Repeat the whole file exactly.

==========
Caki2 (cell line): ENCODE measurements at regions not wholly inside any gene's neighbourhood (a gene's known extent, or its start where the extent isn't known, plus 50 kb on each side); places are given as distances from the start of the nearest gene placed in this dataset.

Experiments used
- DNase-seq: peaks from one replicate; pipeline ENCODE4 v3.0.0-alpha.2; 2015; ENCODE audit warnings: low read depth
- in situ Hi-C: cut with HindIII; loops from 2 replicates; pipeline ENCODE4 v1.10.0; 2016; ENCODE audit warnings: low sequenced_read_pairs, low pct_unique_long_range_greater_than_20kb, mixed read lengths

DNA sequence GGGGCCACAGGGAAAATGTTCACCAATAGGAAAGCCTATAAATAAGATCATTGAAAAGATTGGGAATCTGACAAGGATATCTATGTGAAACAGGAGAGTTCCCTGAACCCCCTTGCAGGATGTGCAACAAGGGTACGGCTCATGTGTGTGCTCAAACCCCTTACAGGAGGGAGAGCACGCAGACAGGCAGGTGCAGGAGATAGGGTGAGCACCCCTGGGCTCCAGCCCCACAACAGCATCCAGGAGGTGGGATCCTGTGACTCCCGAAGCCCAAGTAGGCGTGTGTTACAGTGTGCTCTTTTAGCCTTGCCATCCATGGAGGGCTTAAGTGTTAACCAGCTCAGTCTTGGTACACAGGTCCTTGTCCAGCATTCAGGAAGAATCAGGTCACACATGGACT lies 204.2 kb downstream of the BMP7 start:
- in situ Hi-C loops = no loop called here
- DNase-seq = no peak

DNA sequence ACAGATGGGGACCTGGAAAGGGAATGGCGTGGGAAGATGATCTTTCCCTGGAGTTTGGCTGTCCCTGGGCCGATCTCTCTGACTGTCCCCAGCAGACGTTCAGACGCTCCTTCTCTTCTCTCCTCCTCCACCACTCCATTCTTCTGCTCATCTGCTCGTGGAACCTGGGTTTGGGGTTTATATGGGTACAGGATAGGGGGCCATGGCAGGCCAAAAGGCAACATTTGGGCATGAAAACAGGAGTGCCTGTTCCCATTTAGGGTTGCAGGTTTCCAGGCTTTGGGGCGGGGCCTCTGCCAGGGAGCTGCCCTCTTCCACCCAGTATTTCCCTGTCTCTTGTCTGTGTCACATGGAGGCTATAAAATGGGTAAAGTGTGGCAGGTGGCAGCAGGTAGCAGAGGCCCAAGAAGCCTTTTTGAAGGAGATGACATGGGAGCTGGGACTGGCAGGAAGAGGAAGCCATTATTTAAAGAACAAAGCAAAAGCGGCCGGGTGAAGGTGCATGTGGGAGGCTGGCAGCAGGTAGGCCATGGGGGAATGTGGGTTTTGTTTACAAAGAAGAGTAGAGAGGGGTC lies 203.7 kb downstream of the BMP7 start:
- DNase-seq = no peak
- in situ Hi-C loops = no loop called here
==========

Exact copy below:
Caki2 (cell line): ENCODE measurements at regions not wholly inside any gene's neighbourhood (a gene's known extent, or its start where the extent isn't known, plus 50 kb on each side); places are given as distances from the start of the nearest gene placed in this dataset.

Experiments used
- DNase-seq: peaks from one replicate; pipeline ENCODE4 v3.0.0-alpha.2; 2015; ENCODE audit warnings: low read depth
- in situ Hi-C: cut with HindIII; loops from 2 replicates; pipeline ENCODE4 v1.10.0; 2016; ENCODE audit warnings: low sequenced_read_pairs, low pct_unique_long_range_greater_than_20kb, mixed read lengths

DNA sequence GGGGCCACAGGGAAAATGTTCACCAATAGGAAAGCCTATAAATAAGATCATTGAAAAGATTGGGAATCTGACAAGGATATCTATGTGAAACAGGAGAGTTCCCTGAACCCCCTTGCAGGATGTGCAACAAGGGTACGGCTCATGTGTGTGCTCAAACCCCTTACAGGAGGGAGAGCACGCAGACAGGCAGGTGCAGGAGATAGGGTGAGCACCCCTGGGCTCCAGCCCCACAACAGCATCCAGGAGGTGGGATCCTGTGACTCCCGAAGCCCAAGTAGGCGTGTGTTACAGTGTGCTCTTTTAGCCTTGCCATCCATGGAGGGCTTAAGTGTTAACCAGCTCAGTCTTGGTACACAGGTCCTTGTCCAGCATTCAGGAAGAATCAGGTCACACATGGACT lies 204.2 kb downstream of the BMP7 start:
- in situ Hi-C loops = no loop called here
- DNase-seq = no peak

DNA sequence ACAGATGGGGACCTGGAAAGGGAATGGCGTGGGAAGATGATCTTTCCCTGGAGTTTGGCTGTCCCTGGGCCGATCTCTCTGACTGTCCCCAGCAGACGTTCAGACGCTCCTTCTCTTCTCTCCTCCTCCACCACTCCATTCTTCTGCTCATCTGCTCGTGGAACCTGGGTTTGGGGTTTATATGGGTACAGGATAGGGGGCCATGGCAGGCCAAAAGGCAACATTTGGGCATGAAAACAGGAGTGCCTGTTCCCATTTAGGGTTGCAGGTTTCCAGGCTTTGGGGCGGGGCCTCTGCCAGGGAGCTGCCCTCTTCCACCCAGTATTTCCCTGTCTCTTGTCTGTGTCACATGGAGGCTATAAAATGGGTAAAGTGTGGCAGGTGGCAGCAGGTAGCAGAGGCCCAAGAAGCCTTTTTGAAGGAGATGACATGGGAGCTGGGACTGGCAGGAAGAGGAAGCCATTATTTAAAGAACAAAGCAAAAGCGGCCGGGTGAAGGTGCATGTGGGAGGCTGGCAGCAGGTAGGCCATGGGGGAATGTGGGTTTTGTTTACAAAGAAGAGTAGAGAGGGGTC lies 203.7 kb downstream of the BMP7 start:
- DNase-seq = no peak
- in situ Hi-C loops = no loop called here